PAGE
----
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March 7, 1947


The opinion of the court was delivered by: KENNEDY

This is a motion to remand. Plaintiff, on December 26, 1946, began his action in the Supreme Court of the State of New York, County of Kings, alleging in two causes of action that he had been injured through the negligence of the defendant, while, he, the plaintiff, was an employee (master) on board two vessels operated, controlled and maintained by it as general agent for the War Shipping Administration in the United States of America. The third cause of action is for maintenance and cure. On January 16, 1947 the cause was removed to this court on the petition of the defendant: the ground of removal was existence of diversity and the claim that in truth and in fact plaintiff was an employee, not of the defendant, but of the United States of America, since defendant's only connection with the operation of the two ships was under what is known as General Agency Agreement 4-4-42.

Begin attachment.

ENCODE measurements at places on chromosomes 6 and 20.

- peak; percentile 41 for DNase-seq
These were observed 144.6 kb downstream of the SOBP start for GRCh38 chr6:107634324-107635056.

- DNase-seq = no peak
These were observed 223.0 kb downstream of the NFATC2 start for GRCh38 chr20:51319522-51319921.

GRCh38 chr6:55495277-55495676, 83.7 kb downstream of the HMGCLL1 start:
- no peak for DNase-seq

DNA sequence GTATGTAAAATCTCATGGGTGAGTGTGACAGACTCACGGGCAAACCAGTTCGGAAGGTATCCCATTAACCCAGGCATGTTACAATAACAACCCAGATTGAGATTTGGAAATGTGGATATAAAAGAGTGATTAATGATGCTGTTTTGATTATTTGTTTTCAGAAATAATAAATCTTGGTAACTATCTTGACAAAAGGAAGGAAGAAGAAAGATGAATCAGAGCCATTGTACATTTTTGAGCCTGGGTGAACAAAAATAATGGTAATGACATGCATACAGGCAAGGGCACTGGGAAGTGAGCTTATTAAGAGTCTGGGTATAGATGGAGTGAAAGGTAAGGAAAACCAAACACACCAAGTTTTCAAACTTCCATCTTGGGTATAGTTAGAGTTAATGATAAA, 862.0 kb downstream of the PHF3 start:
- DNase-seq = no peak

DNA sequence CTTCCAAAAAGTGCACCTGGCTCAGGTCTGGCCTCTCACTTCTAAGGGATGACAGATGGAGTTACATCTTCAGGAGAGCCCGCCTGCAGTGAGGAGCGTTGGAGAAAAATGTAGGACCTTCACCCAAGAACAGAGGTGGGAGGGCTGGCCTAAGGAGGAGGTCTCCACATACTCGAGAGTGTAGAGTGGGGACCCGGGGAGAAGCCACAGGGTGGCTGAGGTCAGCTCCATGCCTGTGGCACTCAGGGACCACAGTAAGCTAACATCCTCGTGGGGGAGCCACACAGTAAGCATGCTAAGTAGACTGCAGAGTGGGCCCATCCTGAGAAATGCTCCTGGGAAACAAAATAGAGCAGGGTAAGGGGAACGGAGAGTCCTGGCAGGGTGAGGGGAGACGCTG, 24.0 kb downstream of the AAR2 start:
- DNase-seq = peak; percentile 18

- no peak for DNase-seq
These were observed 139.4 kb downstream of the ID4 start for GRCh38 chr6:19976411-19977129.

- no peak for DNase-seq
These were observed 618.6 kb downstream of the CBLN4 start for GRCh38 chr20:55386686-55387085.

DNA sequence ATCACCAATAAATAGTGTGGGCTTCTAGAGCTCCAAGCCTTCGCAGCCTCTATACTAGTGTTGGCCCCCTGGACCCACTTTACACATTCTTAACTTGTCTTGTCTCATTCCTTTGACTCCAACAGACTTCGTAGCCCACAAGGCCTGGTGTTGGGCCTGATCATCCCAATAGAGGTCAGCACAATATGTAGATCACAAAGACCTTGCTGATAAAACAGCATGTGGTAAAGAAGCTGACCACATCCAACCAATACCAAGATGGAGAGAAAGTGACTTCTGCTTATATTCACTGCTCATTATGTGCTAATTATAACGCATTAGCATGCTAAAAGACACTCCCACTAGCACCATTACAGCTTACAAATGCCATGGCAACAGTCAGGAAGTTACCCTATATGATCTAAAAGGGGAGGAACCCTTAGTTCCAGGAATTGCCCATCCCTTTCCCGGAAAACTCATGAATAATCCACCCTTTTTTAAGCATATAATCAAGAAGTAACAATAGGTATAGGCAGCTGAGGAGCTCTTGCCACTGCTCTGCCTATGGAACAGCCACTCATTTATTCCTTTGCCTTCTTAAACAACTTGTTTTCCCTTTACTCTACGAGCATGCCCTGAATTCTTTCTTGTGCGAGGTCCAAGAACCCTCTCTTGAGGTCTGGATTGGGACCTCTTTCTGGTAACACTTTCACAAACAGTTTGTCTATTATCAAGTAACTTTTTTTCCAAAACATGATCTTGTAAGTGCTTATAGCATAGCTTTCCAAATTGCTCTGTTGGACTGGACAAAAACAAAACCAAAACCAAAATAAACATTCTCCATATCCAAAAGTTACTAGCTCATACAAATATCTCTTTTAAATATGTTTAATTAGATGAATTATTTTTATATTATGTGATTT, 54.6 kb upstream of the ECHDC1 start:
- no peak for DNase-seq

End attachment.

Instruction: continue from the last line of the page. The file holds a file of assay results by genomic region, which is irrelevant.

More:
Plaintiff now moves to remand. He urges that his action in the state court was bases upon the Jones Act, 46 U.S.C.A. § 688, that this statute incorporates by reference the remedial and jurisdictional features of the Federal Employers' Liability Act, 45 U.S.C.A. §§ 51-60, and that, therefore, removal is specifically forbidden by statute, even if diversity exists, 45 U.S.C.A. § 56; 28 U.S.C.A. § 71. As an incident to its opposition to the motion to remand, defendant seeks a preliminary inquiry into the issue of employment either by the taking of plaintiff's deposition, or by a hearing in open court (presumably under Rule 45(e), Federal Rules of Civil Procedure, 28 U.S.C.A.following section 723c).